European Union imposes oil embargo on Iran

By Peter Symonds
24 January 2012

European Union (EU) foreign ministers meeting in Brussels yesterday imposed far-reaching economic sanctions on Iran, including an embargo on Iranian oil imports that will come into full force in July. The embargo is an act of economic war that heightens the danger of a slide into military hostilities in the Persian Gulf.

The EU sanctions are comprehensive, hitting every aspect of Iran’s oil industry. The 27 member countries will halt the signing of any new oil contracts with Iran immediately, and end existing ones by July 1. The ban will cover imports of crude oil, petroleum products and petrochemical products, and will extend to the export of equipment and technology to, and new investment in, Iran’s energy sector.

The EU has also targetted Iran’s central bank, freezing the bulk of its assets in Europe. There are limited exceptions to allow for what is still regarded as legitimate trade. The European measures complement legislation signed into law by President Barack Obama on December 31 providing for penalties against any company, including foreign corporations, having business dealings with Iran’s central bank. The US measures seek to block all Iranian oil sales internationally, crippling the country’s economy.

Last year, the European Union purchased nearly a quarter of Iran’s exported oil. Several southern European countries—Greece in particular—have been heavily dependent on oil imports from Iran and resistant to the imposition of a full embargo. They have been pulled into line with the vague promise of a review by May 1 of any adverse economic impact from the sanctions.

If implemented, the embargo will have a severe impact on the Iranian economy, which relies substantially on oil exports. Iran’s currency has dropped 14 percent in value against the US dollar since Friday, adding to high levels of inflation inside the country.

French Foreign Minister Alain Juppé declared: “To avoid any military solution, which could have irreparable consequences, we have decided to go further down the path of sanctions.” He appealed to Tehran to “accept the dialogue we propose.” The cynicism of these remarks is underlined by the comments of French President Nicolas Sarkozy who warned last Friday that “time is running out” to avoid a military confrontation.

Both US and Israel have repeatedly made clear their preparedness to unilaterally attack Iran on the basis of unsubstantiated claims that it is acquiring nuclear weapons. The Iranian regime has insisted that it has no plans to build an atomic bomb. Iranian foreign ministry spokesman Ramin Mehmanparast branded the EU sanctions as “unfair” and “doomed to failure.”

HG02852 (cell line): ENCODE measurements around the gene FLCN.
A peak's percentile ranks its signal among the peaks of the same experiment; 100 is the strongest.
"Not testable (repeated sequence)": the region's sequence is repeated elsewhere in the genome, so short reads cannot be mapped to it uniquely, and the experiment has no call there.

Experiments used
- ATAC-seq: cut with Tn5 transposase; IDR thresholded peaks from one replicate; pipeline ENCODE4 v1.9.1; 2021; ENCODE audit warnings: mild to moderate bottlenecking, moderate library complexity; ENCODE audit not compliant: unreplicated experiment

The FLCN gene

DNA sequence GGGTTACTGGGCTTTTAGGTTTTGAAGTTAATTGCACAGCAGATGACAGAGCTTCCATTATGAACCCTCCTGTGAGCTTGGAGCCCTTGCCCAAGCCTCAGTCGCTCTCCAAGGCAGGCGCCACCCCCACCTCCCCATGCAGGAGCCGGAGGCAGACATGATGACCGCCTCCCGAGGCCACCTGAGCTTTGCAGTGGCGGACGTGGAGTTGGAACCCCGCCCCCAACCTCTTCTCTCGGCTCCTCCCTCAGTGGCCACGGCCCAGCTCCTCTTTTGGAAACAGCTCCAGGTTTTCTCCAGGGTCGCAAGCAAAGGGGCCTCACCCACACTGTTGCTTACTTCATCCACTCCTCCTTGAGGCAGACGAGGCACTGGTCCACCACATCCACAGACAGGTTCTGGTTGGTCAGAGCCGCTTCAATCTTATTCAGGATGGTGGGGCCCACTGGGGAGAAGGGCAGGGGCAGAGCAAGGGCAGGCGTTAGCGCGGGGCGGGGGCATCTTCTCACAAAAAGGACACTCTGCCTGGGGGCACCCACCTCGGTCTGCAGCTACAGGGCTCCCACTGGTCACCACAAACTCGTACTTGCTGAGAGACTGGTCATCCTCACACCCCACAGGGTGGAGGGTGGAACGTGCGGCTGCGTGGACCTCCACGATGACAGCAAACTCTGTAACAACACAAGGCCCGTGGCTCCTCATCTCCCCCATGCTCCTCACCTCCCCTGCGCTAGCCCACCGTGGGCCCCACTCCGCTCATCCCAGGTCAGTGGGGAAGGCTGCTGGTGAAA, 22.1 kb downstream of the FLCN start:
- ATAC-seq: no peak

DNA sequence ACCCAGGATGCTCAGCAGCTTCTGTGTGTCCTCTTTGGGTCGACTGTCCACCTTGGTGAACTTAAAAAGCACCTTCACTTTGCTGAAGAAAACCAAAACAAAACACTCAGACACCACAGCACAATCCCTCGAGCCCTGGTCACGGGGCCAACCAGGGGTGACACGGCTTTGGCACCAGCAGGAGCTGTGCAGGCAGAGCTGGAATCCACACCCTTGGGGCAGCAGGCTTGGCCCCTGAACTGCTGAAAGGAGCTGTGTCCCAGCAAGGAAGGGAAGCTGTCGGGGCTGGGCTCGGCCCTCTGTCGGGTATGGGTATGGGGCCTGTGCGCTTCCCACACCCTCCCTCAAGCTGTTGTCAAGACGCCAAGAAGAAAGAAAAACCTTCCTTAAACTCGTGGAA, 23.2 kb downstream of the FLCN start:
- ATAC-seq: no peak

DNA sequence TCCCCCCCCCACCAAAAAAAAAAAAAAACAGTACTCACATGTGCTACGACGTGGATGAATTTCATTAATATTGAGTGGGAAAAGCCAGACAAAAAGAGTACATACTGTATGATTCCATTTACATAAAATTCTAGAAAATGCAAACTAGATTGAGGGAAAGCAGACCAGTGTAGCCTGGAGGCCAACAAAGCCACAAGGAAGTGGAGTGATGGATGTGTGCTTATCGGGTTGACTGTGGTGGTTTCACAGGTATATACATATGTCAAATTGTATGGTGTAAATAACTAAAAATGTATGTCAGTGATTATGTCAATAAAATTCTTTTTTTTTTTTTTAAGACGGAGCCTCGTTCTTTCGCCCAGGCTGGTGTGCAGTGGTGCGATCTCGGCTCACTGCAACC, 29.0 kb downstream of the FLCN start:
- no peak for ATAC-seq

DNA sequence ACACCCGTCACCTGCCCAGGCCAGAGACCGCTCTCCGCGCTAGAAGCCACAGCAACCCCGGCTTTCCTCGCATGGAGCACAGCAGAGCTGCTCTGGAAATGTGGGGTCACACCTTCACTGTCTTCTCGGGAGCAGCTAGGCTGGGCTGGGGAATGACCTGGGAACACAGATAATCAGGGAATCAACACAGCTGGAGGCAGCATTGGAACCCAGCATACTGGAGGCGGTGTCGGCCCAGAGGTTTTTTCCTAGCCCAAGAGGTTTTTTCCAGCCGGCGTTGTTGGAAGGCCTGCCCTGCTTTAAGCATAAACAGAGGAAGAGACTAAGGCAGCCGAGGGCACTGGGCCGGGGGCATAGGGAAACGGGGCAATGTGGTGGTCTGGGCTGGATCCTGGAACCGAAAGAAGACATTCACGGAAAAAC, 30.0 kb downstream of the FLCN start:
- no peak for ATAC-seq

The EU has offered talks, but they have the character of an ultimatum. EU foreign policy chief Catherine Ashton declared that Iran had to “pick up all the ideas that we left on the table” after previous talks, or “come forward with its own ideas.” In other words, Iran has to make substantial concessions before negotiations can even begin.

Moreover, the Iranian regime has witnessed the US and European duplicity in Libya—a strong deterrent to making any compromise. Washington reached a rapprochement with Libyan leader Muammar Gaddafi in 2003, only to launch a NATO-led war in 2011 to oust the regime. Any guarantees that the US and its European allies offer Tehran in talks are worthless.

As part of its efforts to demonise Iran, the US media has highlighted the comments of parliamentarian Mohammad Kossari who warned that Iran would close the Strait of Hormuz “if any disruption happens regarding the sale of Iranian oil.” The US has declared that any attempt to block the strategic waterway, through which a fifth of the world’s traded oil passes, would be a “red line” producing military conflict.

The Pentagon has doubled the presence of its aircraft carrier battle groups near the Persian Gulf. On Sunday, the day before the EU meeting, the aircraft carrier, the USS Abraham Lincoln, escorted by British and French warships, passed through the Strait of Hormuz into the Persian Gulf. Despite claims that it was a “routine transit,” the manoeuvre was obviously timed to menace Iran.

The US is intensifying the pressure on Tehran on all fronts. On Monday, the Obama administration announced new sanctions against Iran’s third-largest bank, Bank Tejarat, closing off one of the country’s few remaining links to the international finance system.

Senior US officials have been engaged in a global campaign aimed at pressuring governments, banks and corporations to wind back oil purchases and economic ties with Iran. Earlier this month, US Treasury Secretary Tim Geithner travelled to Japan and China to warn both countries that they faced penalties if oil purchases were not cut back. To emphasise the point, the White House imposed penalties on a Chinese oil trading company, Zhuhai Zhenrong, for doing business with Iran.

China and Russia have both opposed the unilateral sanctions imposed by the US and EU and insisted on their right to keep doing business with Iran. Beijing declared that the US penalty on Zhuhai Zhenrong was “unreasonable” and not in line with UN Security Council resolutions on Iran’s nuclear program. The Russian foreign ministry issued a statement yesterday expressing “regret and alarm” over the EU sanctions, describing them as “an attempt to strangle an entire sector of the Iranian economy.”

Using Iran’s nuclear programs as a pretext, the US is escalating its confrontation with Iran. As in the case of the American occupations of Iraq and Afghanistan, Washington is seeking to reinforce its dominance in the energy-rich regions of the Middle East and Central Asia at the expense of its European and Asian rivals. The danger is that the Obama administration’s reckless actions against Iran will trigger a war that threatens to engulf the region and spread internationally.